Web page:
If you’ve ever been to Medellin, Colombia, you know it isn’t easy to get around. Especially if you don’t speak Spanish.
Virtually none of the town’s locals speak English (shout out to the locals, though, because all were extremely patient with me), and the city’s street map looks like a handful of spaghetti dropped on a plate. Street names and numbers change around every bend of that pasta—the streets are so convoluted that even local cab drivers rely on GPS.
In short, Medellin is not a great place to be without your cell phone data plan. So on our recent trip there, my wife and I tested out the goTenna off-grid GPS system. The goTenna pairs with a smarthone to provide a topographical map of your location and allows you to create “pins” of destination points.
In Medellin, my wife and I stayed at a hotel, and my father-in-law stayed in an apartment several miles away. Using the GoTenna at the hotel where we had WiFi access, I was able to create a pin for our location, a pin for his apartment, and several additional pins of local places we would revisit or had plans to go to.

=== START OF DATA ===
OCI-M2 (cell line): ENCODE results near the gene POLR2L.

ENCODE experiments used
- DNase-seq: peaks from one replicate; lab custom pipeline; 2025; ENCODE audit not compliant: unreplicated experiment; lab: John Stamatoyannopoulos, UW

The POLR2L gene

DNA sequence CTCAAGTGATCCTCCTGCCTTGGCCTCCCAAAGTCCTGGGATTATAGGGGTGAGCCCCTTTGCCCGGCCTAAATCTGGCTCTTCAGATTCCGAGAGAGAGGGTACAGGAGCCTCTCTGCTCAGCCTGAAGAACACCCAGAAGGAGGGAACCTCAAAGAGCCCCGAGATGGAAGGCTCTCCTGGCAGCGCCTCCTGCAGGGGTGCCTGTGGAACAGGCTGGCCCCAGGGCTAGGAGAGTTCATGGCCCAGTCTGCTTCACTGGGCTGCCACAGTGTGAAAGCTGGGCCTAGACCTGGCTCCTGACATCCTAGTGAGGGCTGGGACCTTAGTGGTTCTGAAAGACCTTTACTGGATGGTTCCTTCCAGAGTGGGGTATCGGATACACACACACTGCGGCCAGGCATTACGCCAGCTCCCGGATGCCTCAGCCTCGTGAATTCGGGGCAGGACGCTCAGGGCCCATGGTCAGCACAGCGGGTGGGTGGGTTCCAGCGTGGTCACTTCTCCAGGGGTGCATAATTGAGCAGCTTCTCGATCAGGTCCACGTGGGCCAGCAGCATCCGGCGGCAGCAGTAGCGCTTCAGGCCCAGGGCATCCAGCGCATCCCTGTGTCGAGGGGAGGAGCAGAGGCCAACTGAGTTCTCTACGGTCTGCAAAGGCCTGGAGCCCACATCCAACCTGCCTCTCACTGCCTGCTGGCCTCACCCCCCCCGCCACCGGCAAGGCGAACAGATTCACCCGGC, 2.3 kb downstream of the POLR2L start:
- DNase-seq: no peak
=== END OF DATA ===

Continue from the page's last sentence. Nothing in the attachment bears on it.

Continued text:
The goTenna allowed me to easily mark a pin, name it, and then save it for use at a later time when Wi-Fi/cell service was unavailable. The device’s GPS co-ordinates were spot on, even while we were in transit. This came in handy on one cab ride, when our taxi driver had to reroute due to construction and I was able to use the goTenna to find the quickest route back to the main road.
The battery charged very quickly (64%-87% within 5 minutes) and lasted all day.
My only complaint about the goTenna is that the device cannot search for a location when off-grid. Users must be somewhere with WiFi in order to find a new location, create a pin, then plan the route. So if you use the device, try to plan your routes in advance (in a location with WiFi)
So be sure to create your pins before you set out on your adventure, especially if you are going into the backcountry and will have no cellular service.
We sell the goTenna unit in our shop for $149.